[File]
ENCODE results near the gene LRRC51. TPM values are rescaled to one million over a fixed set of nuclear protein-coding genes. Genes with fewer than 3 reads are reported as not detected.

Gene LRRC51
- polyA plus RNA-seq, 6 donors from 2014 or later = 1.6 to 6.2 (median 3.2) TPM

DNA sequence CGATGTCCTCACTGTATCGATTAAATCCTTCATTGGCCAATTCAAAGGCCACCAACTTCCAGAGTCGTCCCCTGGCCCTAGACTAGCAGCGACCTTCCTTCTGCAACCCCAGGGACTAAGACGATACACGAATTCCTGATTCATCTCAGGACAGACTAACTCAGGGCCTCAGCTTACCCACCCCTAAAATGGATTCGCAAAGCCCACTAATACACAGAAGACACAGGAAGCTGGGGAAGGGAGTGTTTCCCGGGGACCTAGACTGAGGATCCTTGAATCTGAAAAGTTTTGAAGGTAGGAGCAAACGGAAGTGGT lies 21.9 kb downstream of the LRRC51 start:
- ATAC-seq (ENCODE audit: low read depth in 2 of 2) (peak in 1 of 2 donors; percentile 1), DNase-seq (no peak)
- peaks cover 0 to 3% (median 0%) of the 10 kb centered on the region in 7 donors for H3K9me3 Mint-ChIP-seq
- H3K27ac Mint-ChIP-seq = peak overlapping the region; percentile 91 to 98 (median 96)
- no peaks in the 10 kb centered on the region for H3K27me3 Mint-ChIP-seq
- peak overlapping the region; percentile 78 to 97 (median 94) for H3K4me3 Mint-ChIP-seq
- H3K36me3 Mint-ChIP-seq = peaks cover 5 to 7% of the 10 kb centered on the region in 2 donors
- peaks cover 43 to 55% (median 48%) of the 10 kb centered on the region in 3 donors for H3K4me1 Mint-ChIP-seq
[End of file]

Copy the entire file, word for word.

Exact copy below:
ENCODE results near the gene LRRC51. TPM values are rescaled to one million over a fixed set of nuclear protein-coding genes. Genes with fewer than 3 reads are reported as not detected.

Gene LRRC51
- polyA plus RNA-seq, 6 donors from 2014 or later = 1.6 to 6.2 (median 3.2) TPM

DNA sequence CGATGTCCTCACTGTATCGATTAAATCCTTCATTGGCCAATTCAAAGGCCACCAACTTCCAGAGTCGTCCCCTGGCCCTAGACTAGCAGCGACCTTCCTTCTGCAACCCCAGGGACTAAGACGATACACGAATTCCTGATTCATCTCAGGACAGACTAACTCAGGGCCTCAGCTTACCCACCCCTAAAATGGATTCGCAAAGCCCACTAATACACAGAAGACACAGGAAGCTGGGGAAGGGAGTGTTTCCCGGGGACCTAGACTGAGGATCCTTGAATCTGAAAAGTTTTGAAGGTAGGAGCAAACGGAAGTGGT lies 21.9 kb downstream of the LRRC51 start:
- ATAC-seq (ENCODE audit: low read depth in 2 of 2) (peak in 1 of 2 donors; percentile 1), DNase-seq (no peak)
- peaks cover 0 to 3% (median 0%) of the 10 kb centered on the region in 7 donors for H3K9me3 Mint-ChIP-seq
- H3K27ac Mint-ChIP-seq = peak overlapping the region; percentile 91 to 98 (median 96)
- no peaks in the 10 kb centered on the region for H3K27me3 Mint-ChIP-seq
- peak overlapping the region; percentile 78 to 97 (median 94) for H3K4me3 Mint-ChIP-seq
- H3K36me3 Mint-ChIP-seq = peaks cover 5 to 7% of the 10 kb centered on the region in 2 donors
- peaks cover 43 to 55% (median 48%) of the 10 kb centered on the region in 3 donors for H3K4me1 Mint-ChIP-seq